They were designed to attract business and promote prosperity. Often present in store windows, the Maneki Neko sits with its paw raised and bent, inviting customers to enter.

Japanese people have countless superstitions about cats (as in many other countries), giving them or seeing them good or bad powers, malicious attributes or not.

The Maneki Neko is considered as a talisman that is believed to bring good luck and fortune to its owners.

Meaning of the Maneki Neko’s Raised Paw

You are probably wondering why this cat is moving arm? To say welcome? Yes, but to what?

There is actually an explanation behind the side of the paw, which is at the level of the cat’s ear.

According to a study by the Maneki Neko Club in Japan, about 60% of all Maneki Neko talismans lift the left paw, while the rest lift the right paw.

Maneki Neko Left Paw

If it’s the left paw, it is supposed to attract customers or people in general to his store or business.

Some suggest that the right paw and left paw both invite business-related prosperity, but the left paw is for nighttime businesses, like bars, geisha houses, and restaurants. The use of lucky cats in homes is more recent.

Maneki Neko Right Paw

If the right paw is lifted, it invites luck, money, brings good luck and wealth and good fortune (usually in business). For example, piggy banks in the shape of Maneki Neko raise their right paws.

Both Paws raised: invites protection of the home or business.

The distinction seems somewhat ambiguous: more customers means more money, right? Most of the Maneki Neko of old were left-handed, but the growing thirst for money in contemporary Japan means that more and more cats today are calling on their right paws.

Different colors of the Maneki Neko

While you will most often see a white Maneki Neko with orange and black spots (inspired after the Japanese Bobtail Cat), a popular and traditional color for cats, there are a few color variations of the Maneki Neko, and they each have a specific meaning.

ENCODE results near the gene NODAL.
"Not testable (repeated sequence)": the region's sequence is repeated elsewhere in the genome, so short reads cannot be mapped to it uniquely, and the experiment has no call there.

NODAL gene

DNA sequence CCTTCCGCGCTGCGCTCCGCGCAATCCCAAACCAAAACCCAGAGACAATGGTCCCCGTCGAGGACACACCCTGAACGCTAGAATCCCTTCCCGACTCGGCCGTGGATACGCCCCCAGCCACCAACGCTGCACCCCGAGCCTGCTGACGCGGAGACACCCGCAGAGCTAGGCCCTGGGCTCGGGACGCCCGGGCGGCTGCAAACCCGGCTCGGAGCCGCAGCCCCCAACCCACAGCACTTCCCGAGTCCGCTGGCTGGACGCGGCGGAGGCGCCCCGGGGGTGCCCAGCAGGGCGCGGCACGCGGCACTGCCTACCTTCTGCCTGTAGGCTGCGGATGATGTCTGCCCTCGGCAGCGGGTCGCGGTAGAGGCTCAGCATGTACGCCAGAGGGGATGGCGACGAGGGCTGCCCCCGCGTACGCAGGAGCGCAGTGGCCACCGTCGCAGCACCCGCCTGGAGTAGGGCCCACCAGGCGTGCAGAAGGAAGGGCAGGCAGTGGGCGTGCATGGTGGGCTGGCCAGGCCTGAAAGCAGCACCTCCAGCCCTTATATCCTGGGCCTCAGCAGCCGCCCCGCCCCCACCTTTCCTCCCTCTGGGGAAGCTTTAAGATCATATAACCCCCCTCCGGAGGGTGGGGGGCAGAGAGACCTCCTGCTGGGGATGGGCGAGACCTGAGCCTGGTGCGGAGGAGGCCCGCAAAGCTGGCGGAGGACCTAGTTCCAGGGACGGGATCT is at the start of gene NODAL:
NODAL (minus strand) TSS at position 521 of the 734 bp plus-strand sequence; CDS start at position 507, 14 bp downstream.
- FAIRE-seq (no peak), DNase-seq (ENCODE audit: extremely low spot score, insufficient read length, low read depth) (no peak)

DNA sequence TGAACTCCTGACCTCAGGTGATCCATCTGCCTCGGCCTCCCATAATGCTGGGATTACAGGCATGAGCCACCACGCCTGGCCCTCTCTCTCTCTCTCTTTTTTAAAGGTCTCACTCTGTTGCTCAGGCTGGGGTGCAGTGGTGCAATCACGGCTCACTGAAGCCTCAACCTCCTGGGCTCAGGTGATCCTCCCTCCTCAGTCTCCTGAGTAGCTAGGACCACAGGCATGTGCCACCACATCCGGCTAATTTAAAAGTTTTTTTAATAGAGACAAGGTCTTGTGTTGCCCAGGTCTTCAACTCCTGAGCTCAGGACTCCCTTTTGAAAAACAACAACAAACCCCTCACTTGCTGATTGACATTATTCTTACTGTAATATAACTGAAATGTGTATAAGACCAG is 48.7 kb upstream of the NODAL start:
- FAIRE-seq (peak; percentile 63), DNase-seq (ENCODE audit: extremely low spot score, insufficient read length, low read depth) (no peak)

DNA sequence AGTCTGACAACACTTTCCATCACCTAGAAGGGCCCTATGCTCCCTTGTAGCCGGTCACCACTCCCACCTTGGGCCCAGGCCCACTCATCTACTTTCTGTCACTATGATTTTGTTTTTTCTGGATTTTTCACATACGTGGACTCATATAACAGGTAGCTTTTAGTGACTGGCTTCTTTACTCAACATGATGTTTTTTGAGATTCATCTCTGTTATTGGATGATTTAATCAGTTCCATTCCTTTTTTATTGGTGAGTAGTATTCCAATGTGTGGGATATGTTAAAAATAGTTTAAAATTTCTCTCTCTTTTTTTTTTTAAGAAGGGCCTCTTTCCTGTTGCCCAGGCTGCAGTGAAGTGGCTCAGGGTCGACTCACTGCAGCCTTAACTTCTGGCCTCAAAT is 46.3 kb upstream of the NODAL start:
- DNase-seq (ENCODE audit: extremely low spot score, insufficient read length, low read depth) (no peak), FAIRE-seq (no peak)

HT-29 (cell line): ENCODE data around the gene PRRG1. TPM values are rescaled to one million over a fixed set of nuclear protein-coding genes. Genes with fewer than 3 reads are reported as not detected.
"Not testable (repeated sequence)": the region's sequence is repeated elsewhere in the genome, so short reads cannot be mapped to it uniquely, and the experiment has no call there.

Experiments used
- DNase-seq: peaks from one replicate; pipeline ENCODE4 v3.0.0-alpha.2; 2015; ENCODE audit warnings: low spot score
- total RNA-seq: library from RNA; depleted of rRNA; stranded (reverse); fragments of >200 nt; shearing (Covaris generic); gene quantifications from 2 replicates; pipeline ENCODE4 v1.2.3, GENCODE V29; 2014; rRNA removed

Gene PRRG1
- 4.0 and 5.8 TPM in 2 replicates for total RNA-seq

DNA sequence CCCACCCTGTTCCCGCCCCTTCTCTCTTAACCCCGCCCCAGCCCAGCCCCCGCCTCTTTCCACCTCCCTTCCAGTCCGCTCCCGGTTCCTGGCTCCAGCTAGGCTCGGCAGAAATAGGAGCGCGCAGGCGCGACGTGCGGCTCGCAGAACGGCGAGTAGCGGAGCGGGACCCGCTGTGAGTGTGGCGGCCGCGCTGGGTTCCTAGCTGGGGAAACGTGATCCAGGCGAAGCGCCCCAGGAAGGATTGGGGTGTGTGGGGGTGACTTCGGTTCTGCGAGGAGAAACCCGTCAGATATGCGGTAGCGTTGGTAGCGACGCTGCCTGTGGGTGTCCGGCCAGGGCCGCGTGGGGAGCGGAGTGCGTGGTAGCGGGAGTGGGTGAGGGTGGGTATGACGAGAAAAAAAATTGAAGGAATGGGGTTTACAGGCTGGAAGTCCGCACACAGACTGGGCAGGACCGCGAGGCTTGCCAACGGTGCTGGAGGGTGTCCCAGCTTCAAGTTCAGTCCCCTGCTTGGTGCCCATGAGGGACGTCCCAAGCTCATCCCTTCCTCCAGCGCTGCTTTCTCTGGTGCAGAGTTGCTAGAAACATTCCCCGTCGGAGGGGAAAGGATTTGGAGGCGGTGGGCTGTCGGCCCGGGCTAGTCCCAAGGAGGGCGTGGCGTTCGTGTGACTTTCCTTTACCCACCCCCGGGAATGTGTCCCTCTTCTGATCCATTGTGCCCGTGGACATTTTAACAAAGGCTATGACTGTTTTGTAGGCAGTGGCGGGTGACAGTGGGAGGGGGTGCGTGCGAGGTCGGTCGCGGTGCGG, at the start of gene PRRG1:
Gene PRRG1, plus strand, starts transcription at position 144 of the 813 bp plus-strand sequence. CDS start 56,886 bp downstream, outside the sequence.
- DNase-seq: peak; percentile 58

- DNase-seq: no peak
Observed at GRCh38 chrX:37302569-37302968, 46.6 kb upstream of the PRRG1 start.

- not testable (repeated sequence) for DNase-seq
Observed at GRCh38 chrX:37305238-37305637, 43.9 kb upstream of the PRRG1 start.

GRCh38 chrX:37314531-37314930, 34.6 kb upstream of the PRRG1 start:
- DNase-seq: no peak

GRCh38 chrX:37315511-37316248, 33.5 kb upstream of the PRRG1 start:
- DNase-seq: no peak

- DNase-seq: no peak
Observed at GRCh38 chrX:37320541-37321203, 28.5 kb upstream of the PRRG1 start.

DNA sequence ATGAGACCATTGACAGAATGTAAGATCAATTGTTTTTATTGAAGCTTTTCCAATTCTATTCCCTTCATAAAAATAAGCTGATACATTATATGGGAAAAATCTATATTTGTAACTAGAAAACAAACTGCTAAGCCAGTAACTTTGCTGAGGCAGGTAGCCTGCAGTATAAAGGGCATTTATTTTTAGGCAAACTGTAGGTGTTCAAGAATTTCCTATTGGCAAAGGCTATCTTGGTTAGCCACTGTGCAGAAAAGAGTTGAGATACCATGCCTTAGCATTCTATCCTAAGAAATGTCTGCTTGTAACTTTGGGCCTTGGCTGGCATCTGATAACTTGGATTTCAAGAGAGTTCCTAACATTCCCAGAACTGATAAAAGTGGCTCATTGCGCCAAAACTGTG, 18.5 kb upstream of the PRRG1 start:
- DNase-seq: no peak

• Tricolor Maneki Neko – In the various manifestations of Maneki Neko, the most popular is the tricolor. Yet male trichromatic cats are rarely found in the global feline population. Indeed, genetic studies conclusively show that a tricolor gene in male cats is quite rare. For this reason, perhaps, the tricolor Maneki Neko is considered the luckiest.
  • White Maneki Neko – This white cat calls for happiness, purity and the positive things to come.
  • Gold Maneki Neko – The gold Cat invites wealth and prosperity.
  • Black Maneki Neko – Nothing to do with our “European” Black Cat. This Maneki Neko keeps away evil spirits, evil and stalkers.
  • Green Maneki Neko – This color will bring good health and academic success
  • Red Maneki Neko – This cat protects against harm and disease (especially disease in children)
  • Rose Maneki Neko – This shade brings success in love, romantic relationships and romance.
  • Blue Maneki Neko – This improves health.

Maneki Neko Accessories

Maneki Neko is a finely dressed cat, usually adorned with a bib, collar and bell. In the Edo period, it was common for wealthy people to dress their cats this way: a bell was attached to the collar so that owners could know their cat’s whereabouts. These sets are now part of the traditional Maneki Neko.

Figurines are found with either.

  • A koban worth one Ryo: This is a Japanese gold coin from the Edo period; a Ryo was considered a fortune at the time. They are usually depicted holding coins. If he comes from the temple of a samurai family, Gotokuji Maneki-Neko is empty-handed.
  • The Magic Mallet: If you see a small hammer, it represents wealth. When shaken, the mallet is believed to attract wealth.
  • A fish, probably a Koi carp: The fish symbolizes abundance and good fortune.
  • A marble or a precious stone: This is another magnet for money. Some people believe that it is a crystal ball that represents wisdom.
  • Lucky Cats can also be found holding gourds, prayer tablets, daikon radishes, and ingots. These objects also represent wealth and luck.

Festival of Maneki Neko

Maneki Neko day is a Japanese tradition; it takes place every September 29.

The town of Seto in Aichi Prefecture is full of good quality clay, and pottery making has flourished there since ancient times. She is known for the massive production of Maneki-Neko ornaments.

This is why the “Kuru Fuku Maneki Neko Matsuri (Coming Fortune Festival and Maneki Neko), a festival on the theme of the little cat, is organized every year in this same town of Seto.

Where to buy Maneki Neko?

If you are in Japan, you should buy it in the Gotokuji temple. Other options are Chinese supermarket or Amazon.

Maneki Neko – the Japanese Lucky Cat – Pin it for later.

Ania James

photographer, traveller, mother of twin girls, wife, worldschooler, rulebreaker